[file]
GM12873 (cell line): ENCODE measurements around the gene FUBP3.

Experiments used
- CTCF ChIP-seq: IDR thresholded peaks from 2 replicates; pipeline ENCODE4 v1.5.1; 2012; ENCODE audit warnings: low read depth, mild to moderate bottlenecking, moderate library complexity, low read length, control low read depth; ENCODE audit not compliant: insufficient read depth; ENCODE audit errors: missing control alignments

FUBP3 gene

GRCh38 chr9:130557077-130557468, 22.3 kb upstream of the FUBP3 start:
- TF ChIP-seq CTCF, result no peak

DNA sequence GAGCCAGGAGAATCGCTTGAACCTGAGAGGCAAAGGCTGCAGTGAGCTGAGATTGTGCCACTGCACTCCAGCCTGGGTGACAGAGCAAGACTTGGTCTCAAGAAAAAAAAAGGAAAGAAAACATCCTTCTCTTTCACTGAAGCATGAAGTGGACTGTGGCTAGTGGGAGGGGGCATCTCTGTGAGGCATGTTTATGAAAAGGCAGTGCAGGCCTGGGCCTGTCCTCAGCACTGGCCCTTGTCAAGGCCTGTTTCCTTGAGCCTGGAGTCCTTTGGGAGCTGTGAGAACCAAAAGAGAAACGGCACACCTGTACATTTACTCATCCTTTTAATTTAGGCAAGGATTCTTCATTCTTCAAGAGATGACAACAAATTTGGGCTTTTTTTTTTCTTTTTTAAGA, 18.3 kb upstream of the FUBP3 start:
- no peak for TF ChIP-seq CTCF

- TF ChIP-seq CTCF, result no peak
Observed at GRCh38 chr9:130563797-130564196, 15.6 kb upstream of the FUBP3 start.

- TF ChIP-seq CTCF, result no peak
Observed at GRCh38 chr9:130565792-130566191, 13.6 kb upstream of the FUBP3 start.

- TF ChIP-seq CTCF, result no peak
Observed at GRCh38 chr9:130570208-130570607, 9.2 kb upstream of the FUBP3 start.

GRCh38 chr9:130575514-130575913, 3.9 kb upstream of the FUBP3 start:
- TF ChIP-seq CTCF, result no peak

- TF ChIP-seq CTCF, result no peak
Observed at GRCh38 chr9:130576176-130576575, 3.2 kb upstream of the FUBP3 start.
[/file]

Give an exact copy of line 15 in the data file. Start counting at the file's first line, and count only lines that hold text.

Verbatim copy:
GRCh38 chr9:130575514-130575913, 3.9 kb upstream of the FUBP3 start: